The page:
Outsmart You Own Bias

Topics: Decision making, Decision theory, Critical thinking Pages: 9 (4624 words) Published: May 19, 2015
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SPOTLIGHT ON DECISION MAKING

MAY 2015
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Outsmart Your
Own Biases

by Jack B. Soll, Katherine L. Milkman, and
John W. Payne

SPOTLIGHT ON DECISION MAKING

SPOTLIGHT

ARTWORK Millo, 2014
B.ART–Arte in Barriera
Turin, Italy

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Outsmart Your Own Biases

by Jack B. Soll, Katherine L.
Milkman, and John W. Payne

S

SUPPOSE YOU’RE EVALUATING a job candidate to lead
a new office in a different country. On paper this is
by far the most qualified person you’ve seen. Her
responses to your interview questions are flawless. She has impeccable social skills. Still, something doesn’t feel right. You can’t put your finger on what—you just have a sense. How do you decide

whether to hire her?
You might trust your intuition, which has guided
you well in the past, and send her on her way. That’s
what most executives say they’d do when we pose
this scenario in our classes on managerial decision
making. The problem is, unless you occasionally go
against your gut, you haven’t put your intuition to
the test. You can’t really know it’s helping you make
good choices if you’ve never seen what happens
when you ignore it.
May 2015 Harvard Business Review 3

SPOTLIGHT ON DECISION MAKING

isn’t enough, as Kahneman, reflecting on his own
experiences, has pointed out. So we also provide
strategies for overcoming biases, gleaned from the
latest research on the psychology of judgment and
decision making.
First, though, let’s return to that candidate you’re
considering. Perhaps your misgivings aren’t really
about her but about bigger issues you haven’t yet articulated. What if the business environment in the new region isn’t as promising as forecast? What if
employees have problems collaborating across borders or coordinating with the main office? Answers to such questions will shape decisions to scale back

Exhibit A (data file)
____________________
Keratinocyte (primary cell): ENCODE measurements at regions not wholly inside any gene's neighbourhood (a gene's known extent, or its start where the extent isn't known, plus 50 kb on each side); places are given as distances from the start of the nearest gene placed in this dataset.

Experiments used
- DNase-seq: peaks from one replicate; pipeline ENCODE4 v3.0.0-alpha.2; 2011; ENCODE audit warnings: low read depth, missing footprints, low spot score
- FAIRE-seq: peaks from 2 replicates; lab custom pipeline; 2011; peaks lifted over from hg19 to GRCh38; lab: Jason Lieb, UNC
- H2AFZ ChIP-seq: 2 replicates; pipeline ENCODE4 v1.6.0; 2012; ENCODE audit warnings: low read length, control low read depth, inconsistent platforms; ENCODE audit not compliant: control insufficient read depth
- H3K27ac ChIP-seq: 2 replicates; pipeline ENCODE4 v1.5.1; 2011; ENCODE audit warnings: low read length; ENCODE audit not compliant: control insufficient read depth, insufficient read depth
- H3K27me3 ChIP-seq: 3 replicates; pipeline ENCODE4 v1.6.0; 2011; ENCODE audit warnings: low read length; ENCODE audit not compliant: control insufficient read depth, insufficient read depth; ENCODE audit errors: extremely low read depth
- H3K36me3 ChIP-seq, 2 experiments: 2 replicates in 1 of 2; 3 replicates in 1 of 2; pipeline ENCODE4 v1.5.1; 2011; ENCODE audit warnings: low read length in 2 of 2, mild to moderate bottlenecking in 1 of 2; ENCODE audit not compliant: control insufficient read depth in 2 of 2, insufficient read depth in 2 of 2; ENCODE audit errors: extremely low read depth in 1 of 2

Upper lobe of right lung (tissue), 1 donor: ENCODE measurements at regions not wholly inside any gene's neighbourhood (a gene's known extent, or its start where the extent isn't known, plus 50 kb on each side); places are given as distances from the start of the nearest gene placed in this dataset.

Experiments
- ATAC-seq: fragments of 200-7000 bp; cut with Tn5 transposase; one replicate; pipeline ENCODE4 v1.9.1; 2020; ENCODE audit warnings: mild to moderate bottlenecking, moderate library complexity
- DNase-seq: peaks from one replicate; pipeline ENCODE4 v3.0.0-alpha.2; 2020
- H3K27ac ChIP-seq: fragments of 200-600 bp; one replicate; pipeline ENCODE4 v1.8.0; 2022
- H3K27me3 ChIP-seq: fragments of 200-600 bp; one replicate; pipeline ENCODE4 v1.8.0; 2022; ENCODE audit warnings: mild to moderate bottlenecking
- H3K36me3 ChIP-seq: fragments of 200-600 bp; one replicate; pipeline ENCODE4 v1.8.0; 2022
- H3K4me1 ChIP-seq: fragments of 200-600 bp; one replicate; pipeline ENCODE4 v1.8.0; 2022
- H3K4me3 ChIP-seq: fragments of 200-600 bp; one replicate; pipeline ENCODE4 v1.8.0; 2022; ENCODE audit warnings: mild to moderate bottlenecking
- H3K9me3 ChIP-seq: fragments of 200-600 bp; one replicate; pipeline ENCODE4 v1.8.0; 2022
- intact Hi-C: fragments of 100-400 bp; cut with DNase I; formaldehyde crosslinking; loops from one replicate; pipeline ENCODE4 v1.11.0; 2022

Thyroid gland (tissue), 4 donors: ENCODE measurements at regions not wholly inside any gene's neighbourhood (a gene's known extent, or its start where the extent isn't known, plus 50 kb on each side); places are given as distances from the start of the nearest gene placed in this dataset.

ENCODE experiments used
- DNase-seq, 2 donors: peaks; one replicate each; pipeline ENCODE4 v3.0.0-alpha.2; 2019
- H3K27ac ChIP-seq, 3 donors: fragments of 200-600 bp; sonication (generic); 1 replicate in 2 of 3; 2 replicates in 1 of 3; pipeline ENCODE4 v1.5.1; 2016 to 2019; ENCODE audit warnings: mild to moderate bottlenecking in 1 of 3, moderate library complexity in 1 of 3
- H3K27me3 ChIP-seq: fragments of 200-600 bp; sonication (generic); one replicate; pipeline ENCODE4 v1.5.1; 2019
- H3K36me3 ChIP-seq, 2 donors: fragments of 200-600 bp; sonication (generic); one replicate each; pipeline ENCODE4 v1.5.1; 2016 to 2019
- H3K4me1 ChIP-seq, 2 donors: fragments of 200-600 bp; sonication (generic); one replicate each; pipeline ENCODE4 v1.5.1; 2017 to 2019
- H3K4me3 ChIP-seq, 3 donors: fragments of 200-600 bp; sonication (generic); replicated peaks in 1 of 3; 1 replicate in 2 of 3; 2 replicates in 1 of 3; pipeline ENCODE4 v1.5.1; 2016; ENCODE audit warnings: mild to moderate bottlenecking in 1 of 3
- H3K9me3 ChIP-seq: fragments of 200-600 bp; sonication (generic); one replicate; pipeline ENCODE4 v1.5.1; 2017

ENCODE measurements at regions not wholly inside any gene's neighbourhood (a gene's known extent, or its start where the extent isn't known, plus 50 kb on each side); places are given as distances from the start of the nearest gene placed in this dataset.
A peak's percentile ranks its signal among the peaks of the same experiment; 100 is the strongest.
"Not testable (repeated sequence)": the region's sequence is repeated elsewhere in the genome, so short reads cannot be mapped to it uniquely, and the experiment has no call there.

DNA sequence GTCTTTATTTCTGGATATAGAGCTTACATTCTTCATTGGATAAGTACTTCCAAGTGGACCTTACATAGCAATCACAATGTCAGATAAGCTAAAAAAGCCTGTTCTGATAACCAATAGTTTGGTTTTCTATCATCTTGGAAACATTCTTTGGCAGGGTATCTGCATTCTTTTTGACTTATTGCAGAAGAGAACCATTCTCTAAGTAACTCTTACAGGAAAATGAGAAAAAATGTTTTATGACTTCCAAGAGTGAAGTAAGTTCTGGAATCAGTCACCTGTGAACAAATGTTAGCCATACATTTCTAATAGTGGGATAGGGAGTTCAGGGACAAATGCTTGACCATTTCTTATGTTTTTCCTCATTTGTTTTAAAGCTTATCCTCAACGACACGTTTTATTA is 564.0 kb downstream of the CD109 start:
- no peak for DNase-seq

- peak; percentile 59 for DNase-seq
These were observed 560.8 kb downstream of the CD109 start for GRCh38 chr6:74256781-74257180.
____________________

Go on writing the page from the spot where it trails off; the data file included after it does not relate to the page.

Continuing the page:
or manage continued growth, depending on how
the future unfolds. So you should think through
contingencies now, when deciding whom to hire.
But asking those bigger, tougher questions does
not come naturally. We’re cognitive misers—we
don’t like to spend our mental energy entertaining
uncertainties. It’s easier to seek closure, so we do.
This hems in our thinking, leading us to focus on one
possible future (in this case, an office that performs
as projected), one objective (hiring someone who can
manage it under those circumstances), and one option in isolation (the candidate in front of us). When this narrow thinking weaves a compelling story,
System 1 kicks in: Intuition tells us, prematurely,
that we’re ready to decide, and we venture forth
with great, unfounded confidence. To “debias” our
decisions, it’s essential to broaden our perspective
on all three fronts.

Thinking About the Future

Nearly everyone thinks too narrowly about possible outcomes. Some people make one best guess and stop there (“If we build this factory, we will sell
100,000 more cars a year”). Others at least try to
hedge their bets (“There is an 80% chance we will
sell between 90,000 and 110,000 more cars”).

Because most of us tend to be highly
overconfident in our estimates,
it’s important to “nudge” ourselves
to allow for risk and uncertainty.
4 Harvard Business Review May 2015

COPYRIGHT © 2015 HARVARD BUSINESS SCHOOL PUBLISHING CORPORATION. ALL RIGHTS RESERVED.

ALICE MASSANO

It can be dangerous to rely too heavily on what
experts call System 1 thinking—automatic judgments that stem from associations stored in memory—instead of logically working through the information that’s available. No doubt, System 1 is critical to survival. It’s what makes you swerve to avoid a car

accident. But as the psychologist Daniel Kahneman
has shown, it’s also a common source of bias that
can result in poor decision making, because our intuitions frequently lead us astray. Other sources of bias involve...
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